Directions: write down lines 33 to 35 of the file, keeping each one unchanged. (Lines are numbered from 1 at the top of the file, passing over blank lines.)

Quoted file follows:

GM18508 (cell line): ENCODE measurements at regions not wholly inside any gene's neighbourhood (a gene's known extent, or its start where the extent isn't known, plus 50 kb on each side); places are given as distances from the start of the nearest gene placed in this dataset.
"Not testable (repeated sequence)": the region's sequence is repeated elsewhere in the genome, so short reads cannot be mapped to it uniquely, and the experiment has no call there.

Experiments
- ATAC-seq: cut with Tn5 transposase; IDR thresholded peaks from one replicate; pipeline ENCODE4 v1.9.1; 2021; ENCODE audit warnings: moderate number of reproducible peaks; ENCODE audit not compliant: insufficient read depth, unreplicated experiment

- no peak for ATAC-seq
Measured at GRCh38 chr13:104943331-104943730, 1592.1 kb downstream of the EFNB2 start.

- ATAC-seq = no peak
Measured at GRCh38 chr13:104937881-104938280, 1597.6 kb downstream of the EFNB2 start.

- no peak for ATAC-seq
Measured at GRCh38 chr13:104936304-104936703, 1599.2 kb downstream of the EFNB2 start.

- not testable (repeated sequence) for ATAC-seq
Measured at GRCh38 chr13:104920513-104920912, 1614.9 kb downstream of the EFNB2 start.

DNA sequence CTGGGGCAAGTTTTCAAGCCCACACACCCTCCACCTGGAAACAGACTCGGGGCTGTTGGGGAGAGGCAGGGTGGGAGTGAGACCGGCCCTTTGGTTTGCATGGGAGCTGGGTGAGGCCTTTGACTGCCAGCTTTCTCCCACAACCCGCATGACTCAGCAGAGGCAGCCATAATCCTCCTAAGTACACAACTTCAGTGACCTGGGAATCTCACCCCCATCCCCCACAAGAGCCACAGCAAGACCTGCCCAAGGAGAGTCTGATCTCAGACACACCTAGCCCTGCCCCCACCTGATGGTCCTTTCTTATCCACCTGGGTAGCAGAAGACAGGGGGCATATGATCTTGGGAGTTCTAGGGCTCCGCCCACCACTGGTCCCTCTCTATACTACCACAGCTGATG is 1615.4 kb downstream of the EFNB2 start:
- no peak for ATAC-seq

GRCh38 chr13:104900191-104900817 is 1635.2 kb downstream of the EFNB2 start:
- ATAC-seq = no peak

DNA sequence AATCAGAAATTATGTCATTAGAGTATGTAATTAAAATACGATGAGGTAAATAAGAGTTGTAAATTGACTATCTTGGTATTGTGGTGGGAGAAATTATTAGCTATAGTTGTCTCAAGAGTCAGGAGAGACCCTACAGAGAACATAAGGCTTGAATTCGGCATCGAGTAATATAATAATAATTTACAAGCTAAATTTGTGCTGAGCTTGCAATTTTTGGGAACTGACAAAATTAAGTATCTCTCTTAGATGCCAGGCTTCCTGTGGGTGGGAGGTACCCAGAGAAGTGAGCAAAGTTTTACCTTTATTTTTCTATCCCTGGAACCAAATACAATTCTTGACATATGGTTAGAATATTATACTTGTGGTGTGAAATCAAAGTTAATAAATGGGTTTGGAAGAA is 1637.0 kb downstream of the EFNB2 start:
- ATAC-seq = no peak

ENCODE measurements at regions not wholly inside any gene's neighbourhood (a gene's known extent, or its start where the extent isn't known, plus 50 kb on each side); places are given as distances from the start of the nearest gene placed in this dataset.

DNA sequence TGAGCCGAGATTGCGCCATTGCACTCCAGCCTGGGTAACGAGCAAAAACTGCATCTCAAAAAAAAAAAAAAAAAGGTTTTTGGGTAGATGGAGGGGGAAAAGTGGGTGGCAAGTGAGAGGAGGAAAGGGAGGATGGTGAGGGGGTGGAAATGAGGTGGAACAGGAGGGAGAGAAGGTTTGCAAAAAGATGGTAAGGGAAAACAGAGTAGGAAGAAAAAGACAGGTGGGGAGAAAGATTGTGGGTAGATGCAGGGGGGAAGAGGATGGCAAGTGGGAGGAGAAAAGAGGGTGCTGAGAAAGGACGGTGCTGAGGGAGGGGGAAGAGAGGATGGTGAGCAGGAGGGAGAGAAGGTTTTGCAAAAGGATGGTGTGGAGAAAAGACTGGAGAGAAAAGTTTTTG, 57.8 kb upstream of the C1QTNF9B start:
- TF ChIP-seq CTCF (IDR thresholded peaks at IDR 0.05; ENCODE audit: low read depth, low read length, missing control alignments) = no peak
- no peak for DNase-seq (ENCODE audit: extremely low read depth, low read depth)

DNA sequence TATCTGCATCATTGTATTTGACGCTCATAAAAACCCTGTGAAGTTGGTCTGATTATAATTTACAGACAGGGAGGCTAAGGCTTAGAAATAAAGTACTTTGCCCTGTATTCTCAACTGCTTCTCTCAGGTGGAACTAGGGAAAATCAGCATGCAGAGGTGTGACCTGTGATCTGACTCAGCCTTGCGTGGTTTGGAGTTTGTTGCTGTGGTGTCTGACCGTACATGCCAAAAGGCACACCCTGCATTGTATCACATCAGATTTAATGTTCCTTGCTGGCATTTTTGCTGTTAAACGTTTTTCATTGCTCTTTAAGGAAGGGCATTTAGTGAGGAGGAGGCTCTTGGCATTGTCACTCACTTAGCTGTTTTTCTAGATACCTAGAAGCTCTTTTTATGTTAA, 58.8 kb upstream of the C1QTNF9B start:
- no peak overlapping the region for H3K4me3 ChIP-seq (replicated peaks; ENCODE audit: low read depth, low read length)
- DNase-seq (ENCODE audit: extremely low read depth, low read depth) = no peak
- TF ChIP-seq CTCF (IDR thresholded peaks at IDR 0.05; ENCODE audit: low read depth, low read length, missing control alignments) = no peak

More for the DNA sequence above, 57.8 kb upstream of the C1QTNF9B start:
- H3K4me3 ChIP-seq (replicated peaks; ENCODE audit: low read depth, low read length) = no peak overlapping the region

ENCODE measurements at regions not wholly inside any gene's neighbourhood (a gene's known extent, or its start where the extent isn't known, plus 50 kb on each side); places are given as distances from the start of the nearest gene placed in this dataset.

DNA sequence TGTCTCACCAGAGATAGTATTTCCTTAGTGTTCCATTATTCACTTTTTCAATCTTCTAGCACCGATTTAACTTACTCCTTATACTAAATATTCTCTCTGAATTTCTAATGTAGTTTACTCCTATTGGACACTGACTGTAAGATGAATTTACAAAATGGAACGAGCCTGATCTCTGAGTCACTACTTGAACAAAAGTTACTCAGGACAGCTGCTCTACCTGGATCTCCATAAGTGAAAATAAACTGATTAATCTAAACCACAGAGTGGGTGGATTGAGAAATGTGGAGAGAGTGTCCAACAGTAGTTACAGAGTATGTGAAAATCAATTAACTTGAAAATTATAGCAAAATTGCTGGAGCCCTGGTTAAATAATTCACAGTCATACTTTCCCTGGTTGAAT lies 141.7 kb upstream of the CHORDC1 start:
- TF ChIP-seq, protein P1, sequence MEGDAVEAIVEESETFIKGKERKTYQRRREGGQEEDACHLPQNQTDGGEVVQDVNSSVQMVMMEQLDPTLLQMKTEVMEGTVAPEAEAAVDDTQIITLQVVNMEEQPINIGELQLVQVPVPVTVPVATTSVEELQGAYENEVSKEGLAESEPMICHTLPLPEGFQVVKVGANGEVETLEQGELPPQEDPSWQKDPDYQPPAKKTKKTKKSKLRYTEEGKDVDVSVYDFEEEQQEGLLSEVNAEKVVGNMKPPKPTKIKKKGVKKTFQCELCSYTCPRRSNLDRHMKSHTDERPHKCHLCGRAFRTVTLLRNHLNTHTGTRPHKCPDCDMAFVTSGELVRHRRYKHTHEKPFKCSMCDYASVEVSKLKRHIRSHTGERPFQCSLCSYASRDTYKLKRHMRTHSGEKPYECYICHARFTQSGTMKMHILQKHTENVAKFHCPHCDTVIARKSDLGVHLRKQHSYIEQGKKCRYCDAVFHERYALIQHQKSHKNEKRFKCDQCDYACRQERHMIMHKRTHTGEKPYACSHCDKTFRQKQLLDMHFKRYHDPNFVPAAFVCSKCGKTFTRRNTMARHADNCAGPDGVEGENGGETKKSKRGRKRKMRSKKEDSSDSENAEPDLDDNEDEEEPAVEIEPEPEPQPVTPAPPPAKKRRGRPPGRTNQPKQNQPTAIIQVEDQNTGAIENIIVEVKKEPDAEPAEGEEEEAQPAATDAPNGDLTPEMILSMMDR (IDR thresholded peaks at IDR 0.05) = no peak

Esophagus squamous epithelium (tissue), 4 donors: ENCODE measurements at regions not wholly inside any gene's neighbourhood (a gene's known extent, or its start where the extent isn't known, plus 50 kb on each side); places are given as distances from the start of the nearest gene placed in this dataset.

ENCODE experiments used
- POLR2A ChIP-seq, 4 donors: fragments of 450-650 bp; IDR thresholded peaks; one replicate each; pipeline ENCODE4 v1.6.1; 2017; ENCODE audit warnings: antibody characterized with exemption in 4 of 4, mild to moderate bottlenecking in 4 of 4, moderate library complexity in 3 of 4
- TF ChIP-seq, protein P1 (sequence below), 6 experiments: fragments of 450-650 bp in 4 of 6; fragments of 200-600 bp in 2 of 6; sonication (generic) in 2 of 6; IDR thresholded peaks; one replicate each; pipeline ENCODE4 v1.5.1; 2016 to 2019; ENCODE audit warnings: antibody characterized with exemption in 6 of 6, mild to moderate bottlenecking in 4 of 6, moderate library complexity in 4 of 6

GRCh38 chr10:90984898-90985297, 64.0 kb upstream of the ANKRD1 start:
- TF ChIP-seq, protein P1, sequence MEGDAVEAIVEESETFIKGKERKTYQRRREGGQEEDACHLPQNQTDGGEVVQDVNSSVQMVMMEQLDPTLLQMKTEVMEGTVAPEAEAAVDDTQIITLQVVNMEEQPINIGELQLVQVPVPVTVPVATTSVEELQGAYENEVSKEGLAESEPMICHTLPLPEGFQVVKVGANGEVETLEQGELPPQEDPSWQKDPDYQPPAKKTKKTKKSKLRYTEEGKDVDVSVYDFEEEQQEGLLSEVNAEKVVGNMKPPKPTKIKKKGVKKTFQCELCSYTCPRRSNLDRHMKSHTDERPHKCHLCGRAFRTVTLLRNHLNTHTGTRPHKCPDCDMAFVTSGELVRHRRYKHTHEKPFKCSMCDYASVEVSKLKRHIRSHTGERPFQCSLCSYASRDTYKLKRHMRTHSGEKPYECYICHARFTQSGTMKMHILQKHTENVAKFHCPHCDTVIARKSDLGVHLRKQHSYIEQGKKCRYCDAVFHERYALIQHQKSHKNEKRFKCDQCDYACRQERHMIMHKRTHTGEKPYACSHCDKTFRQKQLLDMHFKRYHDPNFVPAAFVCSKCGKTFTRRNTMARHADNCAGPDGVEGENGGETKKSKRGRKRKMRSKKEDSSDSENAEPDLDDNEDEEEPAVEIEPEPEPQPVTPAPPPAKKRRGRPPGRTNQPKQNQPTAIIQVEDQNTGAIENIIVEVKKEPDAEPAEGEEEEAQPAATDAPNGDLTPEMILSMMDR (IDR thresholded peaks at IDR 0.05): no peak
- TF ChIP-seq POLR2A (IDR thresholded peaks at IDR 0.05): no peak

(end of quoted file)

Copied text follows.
ENCODE experiments used
- POLR2A ChIP-seq, 4 donors: fragments of 450-650 bp; IDR thresholded peaks; one replicate each; pipeline ENCODE4 v1.6.1; 2017; ENCODE audit warnings: antibody characterized with exemption in 4 of 4, mild to moderate bottlenecking in 4 of 4, moderate library complexity in 3 of 4
- TF ChIP-seq, protein P1 (sequence below), 6 experiments: fragments of 450-650 bp in 4 of 6; fragments of 200-600 bp in 2 of 6; sonication (generic) in 2 of 6; IDR thresholded peaks; one replicate each; pipeline ENCODE4 v1.5.1; 2016 to 2019; ENCODE audit warnings: antibody characterized with exemption in 6 of 6, mild to moderate bottlenecking in 4 of 6, moderate library complexity in 4 of 6